A blistering op-ed about Goldman Sachs in The New York Times has prompted the typical Internet reaction to a cri de coeur: Twitter chatter, link-dropping and the inevitable parodies.
The op-ed, authored by former Goldman Sachs executive director Greg Smith, explains why he is leaving the investment bank. The piece has only been up since Tuesday night, but a few enterprising satirists have already rushed out responses.
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So far, the one getting the most attention is from The Daily Mash, which is ostensibly penned by Darth Vader. "Why I Am Leaving the Empire details the former Anakin Skywalker's disgust with the current day Empire:
"The Empire is one of the galaxy's largest and most important oppressive regimes and it is too integral to galactic murder to continue to act this way. The firm has veered so far from the place I joined right out of Yoda College that I can no longer in good conscience point menacingly and say that I identify with what it stands for.
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Meanwhile, Michael Comeau at Minyanville has responded opportunistically with "Why I Am Applying for an Executive Director Position at Goldman Sachs." Comeau, noting the opening created by Smith's sudden absence, has addressed a letter to Goldman CEO Lloyd Blankfein:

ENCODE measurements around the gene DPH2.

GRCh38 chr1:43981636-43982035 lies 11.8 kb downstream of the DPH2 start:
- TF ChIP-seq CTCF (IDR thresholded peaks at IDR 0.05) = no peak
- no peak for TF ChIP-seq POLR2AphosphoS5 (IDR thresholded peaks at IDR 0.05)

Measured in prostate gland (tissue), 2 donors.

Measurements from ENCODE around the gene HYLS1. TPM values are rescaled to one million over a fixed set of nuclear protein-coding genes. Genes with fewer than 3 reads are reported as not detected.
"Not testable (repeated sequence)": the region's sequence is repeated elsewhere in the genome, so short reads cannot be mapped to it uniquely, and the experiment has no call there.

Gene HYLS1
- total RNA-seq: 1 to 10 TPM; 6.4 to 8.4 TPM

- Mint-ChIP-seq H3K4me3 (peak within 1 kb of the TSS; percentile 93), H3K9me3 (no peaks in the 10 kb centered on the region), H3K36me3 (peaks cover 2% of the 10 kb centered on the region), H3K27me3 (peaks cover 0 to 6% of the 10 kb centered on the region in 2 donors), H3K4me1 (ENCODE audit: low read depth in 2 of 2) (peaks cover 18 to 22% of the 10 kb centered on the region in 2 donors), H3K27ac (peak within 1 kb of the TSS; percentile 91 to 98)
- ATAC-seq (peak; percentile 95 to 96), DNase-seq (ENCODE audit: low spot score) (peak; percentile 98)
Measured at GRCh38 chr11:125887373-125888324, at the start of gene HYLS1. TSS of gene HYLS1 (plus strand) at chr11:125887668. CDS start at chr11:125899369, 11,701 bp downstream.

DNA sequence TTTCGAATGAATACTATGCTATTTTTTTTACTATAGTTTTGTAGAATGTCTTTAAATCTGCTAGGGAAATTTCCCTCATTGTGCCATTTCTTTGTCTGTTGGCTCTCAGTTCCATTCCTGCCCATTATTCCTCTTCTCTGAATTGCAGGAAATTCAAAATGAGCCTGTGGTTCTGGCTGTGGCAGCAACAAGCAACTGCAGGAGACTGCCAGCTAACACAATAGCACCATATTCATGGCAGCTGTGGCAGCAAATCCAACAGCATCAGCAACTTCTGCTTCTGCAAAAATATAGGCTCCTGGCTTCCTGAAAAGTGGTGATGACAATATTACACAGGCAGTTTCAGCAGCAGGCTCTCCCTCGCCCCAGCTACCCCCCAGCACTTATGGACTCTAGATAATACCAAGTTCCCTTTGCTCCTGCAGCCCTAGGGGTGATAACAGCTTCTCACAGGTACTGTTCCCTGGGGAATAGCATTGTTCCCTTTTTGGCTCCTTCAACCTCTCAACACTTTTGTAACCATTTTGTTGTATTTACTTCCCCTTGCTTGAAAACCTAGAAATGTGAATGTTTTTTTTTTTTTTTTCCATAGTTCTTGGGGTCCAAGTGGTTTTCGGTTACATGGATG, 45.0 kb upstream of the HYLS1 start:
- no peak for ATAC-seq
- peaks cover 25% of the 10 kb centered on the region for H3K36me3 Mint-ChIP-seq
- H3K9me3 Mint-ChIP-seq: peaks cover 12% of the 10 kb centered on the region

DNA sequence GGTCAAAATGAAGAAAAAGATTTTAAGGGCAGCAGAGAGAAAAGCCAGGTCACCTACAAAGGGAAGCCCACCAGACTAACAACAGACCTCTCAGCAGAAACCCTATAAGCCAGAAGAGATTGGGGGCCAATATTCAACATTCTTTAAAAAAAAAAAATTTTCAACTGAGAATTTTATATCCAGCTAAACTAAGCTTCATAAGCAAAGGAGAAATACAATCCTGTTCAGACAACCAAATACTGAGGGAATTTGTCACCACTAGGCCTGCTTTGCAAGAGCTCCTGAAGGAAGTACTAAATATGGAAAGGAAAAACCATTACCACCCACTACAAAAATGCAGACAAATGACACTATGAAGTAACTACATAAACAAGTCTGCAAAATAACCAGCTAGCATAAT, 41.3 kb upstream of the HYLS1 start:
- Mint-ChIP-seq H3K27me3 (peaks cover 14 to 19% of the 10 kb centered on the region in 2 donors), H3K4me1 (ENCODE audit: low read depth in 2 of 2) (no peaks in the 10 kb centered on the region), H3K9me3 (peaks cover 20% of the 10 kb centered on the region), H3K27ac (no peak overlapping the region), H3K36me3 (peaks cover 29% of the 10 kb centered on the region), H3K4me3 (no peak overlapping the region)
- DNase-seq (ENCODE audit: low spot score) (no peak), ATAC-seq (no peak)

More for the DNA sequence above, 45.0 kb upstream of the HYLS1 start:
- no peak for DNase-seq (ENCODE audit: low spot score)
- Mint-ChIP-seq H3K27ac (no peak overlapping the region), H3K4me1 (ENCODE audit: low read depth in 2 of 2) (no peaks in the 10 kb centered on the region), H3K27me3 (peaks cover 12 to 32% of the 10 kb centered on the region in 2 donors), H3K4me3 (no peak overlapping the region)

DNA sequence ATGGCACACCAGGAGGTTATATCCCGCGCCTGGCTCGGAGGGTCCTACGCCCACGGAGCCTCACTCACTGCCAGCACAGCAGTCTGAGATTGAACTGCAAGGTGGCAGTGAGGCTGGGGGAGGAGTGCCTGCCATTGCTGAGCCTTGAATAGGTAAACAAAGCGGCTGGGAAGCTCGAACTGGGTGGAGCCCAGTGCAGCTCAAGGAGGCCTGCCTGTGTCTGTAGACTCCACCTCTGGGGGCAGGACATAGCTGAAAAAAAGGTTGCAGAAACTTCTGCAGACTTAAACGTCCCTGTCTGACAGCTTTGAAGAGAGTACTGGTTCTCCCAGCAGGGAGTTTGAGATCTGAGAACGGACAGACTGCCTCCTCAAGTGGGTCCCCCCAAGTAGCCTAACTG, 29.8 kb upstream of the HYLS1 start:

My proudest moments in life -- getting accepted to Brooklyn College, passing Intro to Chemistry, and competing in countless Wiffle-ball and roller-hockey games, known as the Brooklyn Olympics -- were achieved through pure awesomeness, with no shortcuts.
And more importantly, Lloyd, I know how to keep my mouth shut.
Not to be outdone, comedy writer Andy Borowitz has penned a letter on Borowitz Report putatively from Blankfein detailing the succession plan for Smith:
As to those of you who were serviced by Mr. Smith, it’s understandable that you would be concerned about who will be taking his place going forward. On that front, I have some exciting news: today, Goldman is pleased to announce that our new executive director and head of the United States equity derivatives business in Europe, the Middle East and Africa will be Mr. Joseph Kony. For those unfamiliar with Mr. Kony’s resume, let me assure you that he has the character and moral standards you have come to expect from Goldman, and like the rest of us here at the bank, he has dedicated his life to doing the Lord’s work.
Have you seen any good Goldman parodies? Let us know in the comments.
This story originally published on Mashable here.